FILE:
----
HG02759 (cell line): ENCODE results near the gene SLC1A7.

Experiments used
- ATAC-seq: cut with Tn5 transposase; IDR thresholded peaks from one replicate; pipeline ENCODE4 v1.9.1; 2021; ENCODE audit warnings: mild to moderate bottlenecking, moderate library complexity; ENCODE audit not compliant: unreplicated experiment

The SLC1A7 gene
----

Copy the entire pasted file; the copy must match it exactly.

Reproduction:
HG02759 (cell line): ENCODE results near the gene SLC1A7.

Experiments used
- ATAC-seq: cut with Tn5 transposase; IDR thresholded peaks from one replicate; pipeline ENCODE4 v1.9.1; 2021; ENCODE audit warnings: mild to moderate bottlenecking, moderate library complexity; ENCODE audit not compliant: unreplicated experiment

The SLC1A7 gene